UAH doctoral student lands Department of Energy internship

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Andrew Walsten, a UAH doctoral student, will intern under the United States Department of Energy. (Michael Mercier/UAH).

A University of Alabama in Huntsville doctoral student in aerospace engineering is heading to Sandia National Laboratories in New Mexico this fall.

Andrew Walsten, a native of Mulvane, Kan., will intern under the United States Department of Energy Office of Science Graduate Student Research program. He’s one of 80 graduate students representing 17 states who were selected and will travel to Sandia in October.

How he earned the internship

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Research to propel microsatellites and CubeSats with ionized plasma from a micro-electrical engine will take Andrew Walston to New Mexico. (Sandia National Labs via Facebook)

Walston’s sesearch to propel microsatellites and CubeSats with ionized plasma from a micro-electrical engine is what caught the eyes of Sandia National Labs.

The SCGSR program provides opportunities for graduate students to conduct part of their graduate thesis research at a DOE laboratory or facility, in collaboration with a DOE laboratory scientist. SCGSR research projects are expected to advance the graduate awardee’s overall doctoral thesis while providing access to the expertise, resources and capabilities available at the DOE laboratories or facilities.

The program provides supplemental awards for graduate students to spend three to 12 consecutive months onsite at a DOE national laboratory or facility conducting graduate thesis research in a priority research area, side by side with a DOE laboratory scientist. The award provides support for inbound and outbound travel to the laboratory, and a monthly stipend of up to $3,000 for general living expenses.

“There are a lot of different types of electric propulsion, but I am specifically looking at a Hall thruster design. Hall thrusters are a mature technology that have been flown in space before. They are an annular device and you can find a bunch of images for them online.”

UAH doctoral student Andrew Walston

The engine’s propellant is fed in at the base of the annular chamber where the anode is also located. Electrons are emitted from an external cathode that is outside of the chamber. A potential difference develops between the cathode and anode which results in an electric field and accelerates the electrons towards the anode. But the electrons encounter a radial magnetic field at the channel entrance and start spiraling around the annulus in what is known as a Hall current.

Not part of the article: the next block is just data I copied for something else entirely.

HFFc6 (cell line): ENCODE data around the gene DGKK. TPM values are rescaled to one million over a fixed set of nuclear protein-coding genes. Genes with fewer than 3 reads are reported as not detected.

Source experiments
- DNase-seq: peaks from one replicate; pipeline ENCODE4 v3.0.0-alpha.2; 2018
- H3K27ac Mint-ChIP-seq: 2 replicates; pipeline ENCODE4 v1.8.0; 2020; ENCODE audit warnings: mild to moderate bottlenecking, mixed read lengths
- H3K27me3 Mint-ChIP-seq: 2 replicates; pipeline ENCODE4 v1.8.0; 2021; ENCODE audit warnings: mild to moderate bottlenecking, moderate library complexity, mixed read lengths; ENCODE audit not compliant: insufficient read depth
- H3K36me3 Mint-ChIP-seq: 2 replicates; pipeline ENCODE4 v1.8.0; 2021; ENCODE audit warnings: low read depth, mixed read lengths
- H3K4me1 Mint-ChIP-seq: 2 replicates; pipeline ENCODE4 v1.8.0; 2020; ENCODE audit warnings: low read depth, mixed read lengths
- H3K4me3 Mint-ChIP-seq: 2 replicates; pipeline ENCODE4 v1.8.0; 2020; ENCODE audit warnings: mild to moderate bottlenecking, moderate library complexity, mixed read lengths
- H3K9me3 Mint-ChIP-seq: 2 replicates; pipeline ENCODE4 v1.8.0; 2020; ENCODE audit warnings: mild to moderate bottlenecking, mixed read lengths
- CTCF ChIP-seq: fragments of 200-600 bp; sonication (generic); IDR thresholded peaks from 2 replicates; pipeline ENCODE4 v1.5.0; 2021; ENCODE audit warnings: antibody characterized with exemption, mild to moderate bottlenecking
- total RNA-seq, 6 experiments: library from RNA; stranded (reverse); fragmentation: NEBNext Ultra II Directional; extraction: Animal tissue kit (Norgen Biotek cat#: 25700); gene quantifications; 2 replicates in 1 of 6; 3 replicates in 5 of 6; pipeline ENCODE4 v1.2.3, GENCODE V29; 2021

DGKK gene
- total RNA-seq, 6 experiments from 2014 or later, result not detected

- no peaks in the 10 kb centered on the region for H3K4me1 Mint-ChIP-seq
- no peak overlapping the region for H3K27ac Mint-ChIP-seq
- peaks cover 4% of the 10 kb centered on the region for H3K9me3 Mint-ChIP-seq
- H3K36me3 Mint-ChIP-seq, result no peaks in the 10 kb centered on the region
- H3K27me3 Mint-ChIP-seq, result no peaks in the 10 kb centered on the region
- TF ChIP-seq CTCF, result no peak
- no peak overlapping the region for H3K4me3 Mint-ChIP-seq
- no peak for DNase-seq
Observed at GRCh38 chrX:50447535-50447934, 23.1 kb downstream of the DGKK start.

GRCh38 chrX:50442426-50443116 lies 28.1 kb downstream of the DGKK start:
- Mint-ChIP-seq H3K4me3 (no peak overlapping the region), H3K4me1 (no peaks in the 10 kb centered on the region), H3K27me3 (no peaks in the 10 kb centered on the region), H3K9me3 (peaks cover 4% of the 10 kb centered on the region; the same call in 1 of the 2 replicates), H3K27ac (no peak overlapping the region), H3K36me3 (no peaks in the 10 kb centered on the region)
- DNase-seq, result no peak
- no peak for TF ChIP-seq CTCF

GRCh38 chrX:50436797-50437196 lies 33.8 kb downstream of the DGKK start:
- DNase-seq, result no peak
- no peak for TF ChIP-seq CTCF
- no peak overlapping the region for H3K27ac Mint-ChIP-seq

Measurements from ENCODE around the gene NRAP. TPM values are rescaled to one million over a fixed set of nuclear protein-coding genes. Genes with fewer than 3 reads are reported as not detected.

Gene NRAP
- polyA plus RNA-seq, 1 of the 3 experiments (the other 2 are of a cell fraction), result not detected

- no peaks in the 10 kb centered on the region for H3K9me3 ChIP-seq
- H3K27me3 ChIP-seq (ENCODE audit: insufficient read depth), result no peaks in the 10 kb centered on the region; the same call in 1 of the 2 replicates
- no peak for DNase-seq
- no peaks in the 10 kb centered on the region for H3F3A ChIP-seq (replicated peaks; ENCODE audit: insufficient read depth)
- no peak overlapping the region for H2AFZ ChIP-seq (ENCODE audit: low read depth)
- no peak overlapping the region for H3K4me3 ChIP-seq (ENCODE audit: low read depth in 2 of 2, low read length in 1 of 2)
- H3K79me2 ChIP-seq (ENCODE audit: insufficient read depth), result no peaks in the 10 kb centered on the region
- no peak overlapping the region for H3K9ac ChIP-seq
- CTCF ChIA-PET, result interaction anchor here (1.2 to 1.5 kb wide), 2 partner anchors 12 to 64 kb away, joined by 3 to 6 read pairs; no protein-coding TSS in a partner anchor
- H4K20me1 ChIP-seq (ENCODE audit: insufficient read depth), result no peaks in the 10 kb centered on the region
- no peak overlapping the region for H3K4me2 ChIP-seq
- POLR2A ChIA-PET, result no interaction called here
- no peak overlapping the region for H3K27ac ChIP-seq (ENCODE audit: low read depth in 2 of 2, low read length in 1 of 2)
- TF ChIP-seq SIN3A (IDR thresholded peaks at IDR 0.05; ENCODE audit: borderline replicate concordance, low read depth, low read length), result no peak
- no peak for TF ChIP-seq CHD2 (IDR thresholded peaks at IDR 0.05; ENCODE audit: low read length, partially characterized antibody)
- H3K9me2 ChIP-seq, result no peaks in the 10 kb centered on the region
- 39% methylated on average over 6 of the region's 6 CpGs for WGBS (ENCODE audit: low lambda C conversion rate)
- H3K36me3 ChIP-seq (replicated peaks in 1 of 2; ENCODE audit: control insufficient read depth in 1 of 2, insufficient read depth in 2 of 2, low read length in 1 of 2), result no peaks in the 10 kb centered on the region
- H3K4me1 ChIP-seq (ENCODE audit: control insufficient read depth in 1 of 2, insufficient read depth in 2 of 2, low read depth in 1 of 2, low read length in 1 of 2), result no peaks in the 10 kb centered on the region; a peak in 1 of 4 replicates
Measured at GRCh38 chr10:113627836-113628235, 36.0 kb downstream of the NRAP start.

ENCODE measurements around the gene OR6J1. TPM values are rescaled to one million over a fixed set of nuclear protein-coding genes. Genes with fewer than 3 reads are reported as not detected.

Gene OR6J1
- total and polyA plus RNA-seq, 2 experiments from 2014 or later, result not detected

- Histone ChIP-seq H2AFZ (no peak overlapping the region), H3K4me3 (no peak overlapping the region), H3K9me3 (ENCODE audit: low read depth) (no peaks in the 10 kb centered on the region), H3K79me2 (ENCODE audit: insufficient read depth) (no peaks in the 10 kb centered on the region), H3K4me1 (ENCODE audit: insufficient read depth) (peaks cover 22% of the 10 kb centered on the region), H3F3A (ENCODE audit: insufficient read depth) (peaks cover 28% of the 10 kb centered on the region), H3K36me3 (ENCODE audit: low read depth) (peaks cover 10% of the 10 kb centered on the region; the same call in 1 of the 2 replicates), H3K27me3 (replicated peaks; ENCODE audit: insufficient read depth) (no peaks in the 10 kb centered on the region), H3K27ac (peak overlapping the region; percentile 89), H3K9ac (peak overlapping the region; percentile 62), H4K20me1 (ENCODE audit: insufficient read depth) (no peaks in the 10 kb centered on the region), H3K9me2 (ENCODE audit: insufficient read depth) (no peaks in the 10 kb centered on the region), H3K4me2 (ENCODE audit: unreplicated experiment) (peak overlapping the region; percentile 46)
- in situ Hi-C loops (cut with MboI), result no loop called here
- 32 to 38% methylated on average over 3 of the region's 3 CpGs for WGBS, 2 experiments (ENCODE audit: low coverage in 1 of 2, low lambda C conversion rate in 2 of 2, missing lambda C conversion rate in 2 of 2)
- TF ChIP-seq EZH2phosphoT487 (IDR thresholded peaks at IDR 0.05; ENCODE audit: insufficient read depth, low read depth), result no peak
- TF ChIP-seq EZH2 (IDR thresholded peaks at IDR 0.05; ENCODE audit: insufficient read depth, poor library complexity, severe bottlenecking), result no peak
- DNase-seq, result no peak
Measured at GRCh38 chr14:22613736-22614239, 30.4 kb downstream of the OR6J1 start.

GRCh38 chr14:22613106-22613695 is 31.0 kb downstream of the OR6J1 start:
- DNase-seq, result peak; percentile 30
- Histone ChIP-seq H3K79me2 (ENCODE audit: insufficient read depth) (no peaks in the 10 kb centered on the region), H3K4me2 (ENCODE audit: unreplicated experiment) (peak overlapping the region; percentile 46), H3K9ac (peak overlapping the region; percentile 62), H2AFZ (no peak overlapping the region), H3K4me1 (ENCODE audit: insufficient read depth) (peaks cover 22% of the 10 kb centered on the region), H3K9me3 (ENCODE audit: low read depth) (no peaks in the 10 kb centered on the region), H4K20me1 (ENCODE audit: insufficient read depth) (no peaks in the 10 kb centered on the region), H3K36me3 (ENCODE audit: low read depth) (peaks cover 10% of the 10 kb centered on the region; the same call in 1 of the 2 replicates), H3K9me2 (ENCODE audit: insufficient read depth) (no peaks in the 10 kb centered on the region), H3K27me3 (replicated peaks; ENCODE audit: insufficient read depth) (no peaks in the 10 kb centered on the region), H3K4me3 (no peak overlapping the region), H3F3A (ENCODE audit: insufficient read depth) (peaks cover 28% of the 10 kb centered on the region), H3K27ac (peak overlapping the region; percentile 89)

How Walston came to Hunstville

Walsten’s UAH advisor Dr. Gabe Xu coaxed him to Huntsville. (Jacob Blankenship / Hville Blast)

How does a student from Kansas end up in Huntsville? Well, Walston says it was the recruiting efforts of UAH advisor Dr. Gabe Xu, an associate professor of mechanical and aerospace engineering.

“I ended up at UAH because when I graduated from Kansas State University, I was interested in working on electric propulsion for grad school,” Walsten says. “I applied to a bunch of schools that were doing electric propulsion research and got an offer from Dr. Xu that I accepted.”

At UAH, Dr. Xu says Walsten has been doing experimental work on low-temperature plasma since he started in 2018 and has published two journal papers and three conference papers so far.

“He first started working on an Army project on diode pumped rare gas lasers. He learned the research very quickly and gave his first conference presentation that very first year, a very rare event.”

UAH advisor Dr. Gabe Xu

At Sandia, Walsten will be mentored by physicist Dr. Brian Bentz, and the pair will use laser-collisional induced fluorescence to map the engine’s plasma distribution and compare it to the magnetic fields to better understand the plasma’s behavior and how it affects the performance of the thruster.

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Michael Seale
Michael Seale
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